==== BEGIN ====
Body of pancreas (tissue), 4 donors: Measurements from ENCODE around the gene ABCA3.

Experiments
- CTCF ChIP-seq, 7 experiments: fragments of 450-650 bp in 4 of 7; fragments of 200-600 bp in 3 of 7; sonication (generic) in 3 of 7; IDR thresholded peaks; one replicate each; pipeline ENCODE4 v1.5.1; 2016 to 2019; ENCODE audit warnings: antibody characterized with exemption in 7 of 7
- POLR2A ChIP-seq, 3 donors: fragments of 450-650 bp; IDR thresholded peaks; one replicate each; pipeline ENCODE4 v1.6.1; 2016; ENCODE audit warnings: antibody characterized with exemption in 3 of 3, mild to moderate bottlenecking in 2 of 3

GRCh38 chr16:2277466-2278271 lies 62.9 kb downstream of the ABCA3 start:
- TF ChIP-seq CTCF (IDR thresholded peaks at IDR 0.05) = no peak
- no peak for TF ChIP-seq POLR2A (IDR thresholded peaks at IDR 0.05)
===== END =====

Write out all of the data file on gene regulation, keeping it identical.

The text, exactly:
Body of pancreas (tissue), 4 donors: Measurements from ENCODE around the gene ABCA3.

Experiments
- CTCF ChIP-seq, 7 experiments: fragments of 450-650 bp in 4 of 7; fragments of 200-600 bp in 3 of 7; sonication (generic) in 3 of 7; IDR thresholded peaks; one replicate each; pipeline ENCODE4 v1.5.1; 2016 to 2019; ENCODE audit warnings: antibody characterized with exemption in 7 of 7
- POLR2A ChIP-seq, 3 donors: fragments of 450-650 bp; IDR thresholded peaks; one replicate each; pipeline ENCODE4 v1.6.1; 2016; ENCODE audit warnings: antibody characterized with exemption in 3 of 3, mild to moderate bottlenecking in 2 of 3

GRCh38 chr16:2277466-2278271 lies 62.9 kb downstream of the ABCA3 start:
- TF ChIP-seq CTCF (IDR thresholded peaks at IDR 0.05) = no peak
- no peak for TF ChIP-seq POLR2A (IDR thresholded peaks at IDR 0.05)